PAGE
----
GROTH: I gather that Biro was probably older.

ROBINSON: Yeah. I think he was a few years older.

GROTH: He was on staff at MLJ at the time?

ROBINSON: Well, I don’t know what his working relationship was. He was either on staff or freelance but he was working there.

GROTH: And then he moved to Lev Gleason.


GROTH: Tell me who Lev Gleason was.

ROBINSON: I didn’t get to know him very well. I only met him a couple of times.

GROTH: Basically, he was an entrepreneur, I assume?

ROBINSON: Yeah. I heard some very good things about him, subsequently. He was a very progressive. That’s what I understand, but I can’t fill you in on his background.

GROTH: But you essentially worked for him?

ROBINSON: Essentially, as a freelancer.

GROTH: I assumed that he behaved professionally and paid you and so forth?


GROTH: Which not every comics publisher, I understand, did.

ROBINSON: Right. No, he did. Gleason was professional. Later on I worked at Crestwood.

GROTH: Kirby worked for Crestwood.

ROBINSON: Yes. Right. So did Lou Fine and a few other very good people. I did a feature called Atoman. We did two issues, which I wrote and drew. I was in Florida drawing the third issue, basking in the sun. And I got a phone call. I guess it was from Mort.

He asked, “What are you doing?”

I said, “Oh, I’m in the middle of penciling the third story of Atoman.”

“Well,” he said, “you can just stop. They just folded. You’re not going to get paid.” So I was stranded in Miami.

GROTH: Well, I guess there are worse places to be stranded.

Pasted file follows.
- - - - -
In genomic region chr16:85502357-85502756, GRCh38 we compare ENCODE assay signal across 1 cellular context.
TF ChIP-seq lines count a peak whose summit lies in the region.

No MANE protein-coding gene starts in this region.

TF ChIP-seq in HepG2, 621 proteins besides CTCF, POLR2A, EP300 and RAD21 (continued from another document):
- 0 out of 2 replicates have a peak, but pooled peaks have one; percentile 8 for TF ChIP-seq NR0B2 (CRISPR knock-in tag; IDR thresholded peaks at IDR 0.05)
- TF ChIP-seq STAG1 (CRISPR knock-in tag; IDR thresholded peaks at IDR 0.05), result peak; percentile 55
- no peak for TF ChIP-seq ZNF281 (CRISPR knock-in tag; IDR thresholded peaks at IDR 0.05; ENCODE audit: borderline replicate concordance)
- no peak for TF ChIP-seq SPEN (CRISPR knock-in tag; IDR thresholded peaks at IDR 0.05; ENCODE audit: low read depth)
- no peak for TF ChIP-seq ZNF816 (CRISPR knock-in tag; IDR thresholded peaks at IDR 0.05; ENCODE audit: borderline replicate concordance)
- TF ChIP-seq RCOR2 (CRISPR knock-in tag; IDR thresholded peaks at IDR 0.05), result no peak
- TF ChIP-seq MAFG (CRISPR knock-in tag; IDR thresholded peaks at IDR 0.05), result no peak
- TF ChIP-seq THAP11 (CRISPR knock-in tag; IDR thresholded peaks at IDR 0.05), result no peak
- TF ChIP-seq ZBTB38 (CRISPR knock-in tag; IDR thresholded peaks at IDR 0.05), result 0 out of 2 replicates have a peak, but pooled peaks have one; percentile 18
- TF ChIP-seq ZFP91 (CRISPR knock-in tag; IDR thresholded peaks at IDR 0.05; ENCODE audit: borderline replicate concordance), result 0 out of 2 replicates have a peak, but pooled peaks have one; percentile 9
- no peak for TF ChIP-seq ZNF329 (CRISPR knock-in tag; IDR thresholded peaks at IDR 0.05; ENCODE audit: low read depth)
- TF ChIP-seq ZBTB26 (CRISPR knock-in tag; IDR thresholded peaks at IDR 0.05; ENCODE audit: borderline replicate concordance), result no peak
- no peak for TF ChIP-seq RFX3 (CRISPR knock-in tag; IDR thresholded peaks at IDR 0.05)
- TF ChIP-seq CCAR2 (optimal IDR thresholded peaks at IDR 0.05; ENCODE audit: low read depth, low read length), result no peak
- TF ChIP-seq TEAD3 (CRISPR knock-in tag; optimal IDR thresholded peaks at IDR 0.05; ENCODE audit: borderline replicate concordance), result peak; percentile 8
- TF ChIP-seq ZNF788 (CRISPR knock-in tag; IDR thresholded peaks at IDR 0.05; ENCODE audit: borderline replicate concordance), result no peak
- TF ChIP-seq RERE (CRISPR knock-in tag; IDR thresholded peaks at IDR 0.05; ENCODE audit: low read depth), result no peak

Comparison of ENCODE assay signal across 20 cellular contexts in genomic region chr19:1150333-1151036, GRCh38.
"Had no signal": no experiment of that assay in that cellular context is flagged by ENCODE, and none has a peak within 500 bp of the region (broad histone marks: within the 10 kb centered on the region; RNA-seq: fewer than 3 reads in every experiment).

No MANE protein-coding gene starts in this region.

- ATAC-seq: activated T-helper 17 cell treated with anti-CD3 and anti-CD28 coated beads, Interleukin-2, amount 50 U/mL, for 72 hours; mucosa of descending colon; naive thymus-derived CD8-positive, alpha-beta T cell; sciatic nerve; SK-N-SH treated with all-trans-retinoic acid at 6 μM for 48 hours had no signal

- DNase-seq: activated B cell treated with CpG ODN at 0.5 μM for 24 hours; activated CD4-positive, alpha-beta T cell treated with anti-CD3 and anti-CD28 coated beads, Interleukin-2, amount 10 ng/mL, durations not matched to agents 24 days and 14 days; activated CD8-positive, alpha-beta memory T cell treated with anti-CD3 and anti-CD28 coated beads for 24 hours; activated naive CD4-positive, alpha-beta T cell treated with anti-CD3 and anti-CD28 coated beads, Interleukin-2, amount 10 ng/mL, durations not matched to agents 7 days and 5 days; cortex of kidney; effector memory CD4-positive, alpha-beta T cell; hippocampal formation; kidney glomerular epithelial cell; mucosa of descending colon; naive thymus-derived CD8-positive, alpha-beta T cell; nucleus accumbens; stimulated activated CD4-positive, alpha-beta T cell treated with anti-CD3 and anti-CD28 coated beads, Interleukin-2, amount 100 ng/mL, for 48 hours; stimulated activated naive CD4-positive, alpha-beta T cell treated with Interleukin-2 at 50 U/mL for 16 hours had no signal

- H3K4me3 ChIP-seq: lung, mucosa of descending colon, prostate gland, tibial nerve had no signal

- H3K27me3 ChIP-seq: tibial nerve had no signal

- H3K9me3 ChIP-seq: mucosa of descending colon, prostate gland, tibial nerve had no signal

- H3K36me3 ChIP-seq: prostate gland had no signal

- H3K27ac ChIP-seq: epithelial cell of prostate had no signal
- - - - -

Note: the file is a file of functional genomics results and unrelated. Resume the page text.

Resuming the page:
GROTH: So you worked for Biro and Lev Gleason, freelancing drawing London in Daredevil while you were doing Batman?


GROTH: Who wrote London?

ROBINSON: I wrote London.

GROTH: You wrote, drew and inked it?

ROBINSON: Yes, I did everything. Maybe somebody jumped in to help ink a page or so — but I did 95 percent.

GROTH: And it was purely on a freelance basis?


GROTH: Do you remember what you got paid back then?

ROBINSON: God, no. That’s a good question. I don’t know. It was probably around $25 or $30 a page, something like that. I remember when I started Atoman, Ken Crossen enticed me over because he paid me $50 a page, which was considered really phenomenal at the time.

GROTH: No wonder he went out of business.

ROBINSON: [Laughs.] I don’t think that was the reason. He didn’t have distribution.


GROTH: When you quit DC, which was approximately ’47, did you basically go freelance from then on?

ROBINSON: Oh, yes. I never worked on staff for anyone else. In fact, I went off staff on the last part of the time I was at DC.

GROTH: Tell me a little about how you collaborated with Mort Meskin. First of all, who would write the strips?

ROBINSON: We didn’t write them.

GROTH: You were given scripts?

ROBINSON: I can’t remember who the hell did the scripts. They were pretty well done. I think Mort Weisinger might have edited the Vigilante and Johnny Quick scripts. Either Mort or Jack [Schiff].

GROTH: And you and Mort would figure out who would break them down and do the penciling and inking?

ROBINSON: Right. We would do it story by story, and sometimes even in the middle of the story.

GROTH: Did both of you enjoy doing every facet of it?

ROBINSON: Oh, yeah. I mean, that’s why we switched around, penciling and inking. We experimented with different techniques and innovated. I remember one time we decided to work from parchment: pencil on paper and put it in a light box and just ink on parchment because we liked the effect. Things like that.

GROTH: Can you enumerate the strengths and weaknesses of the two of you? Did Meskin have any weaknesses?

ROBINSON: Uh ... Outside of women, you mean?

GROTH: [Laughs.] No, including women.

ROBINSON: We all have that.

GROTH: I was going to say, I would assume that was standard.

ROBINSON: I don’t know. He had very few weaknesses. He could draw anything. He was a great composer, storyteller, and he could ink beautifully. He liked my inks, but I think he inked equally as well. He had a different kind of touch. We seemed to blend very well. We thought alike and personally we ... Well, we were best friends and shared an apartment, so it was a close relationship.

GROTH: You did the Black Terror and Fighting Yank for Standard. Can you tell me a little about Standard?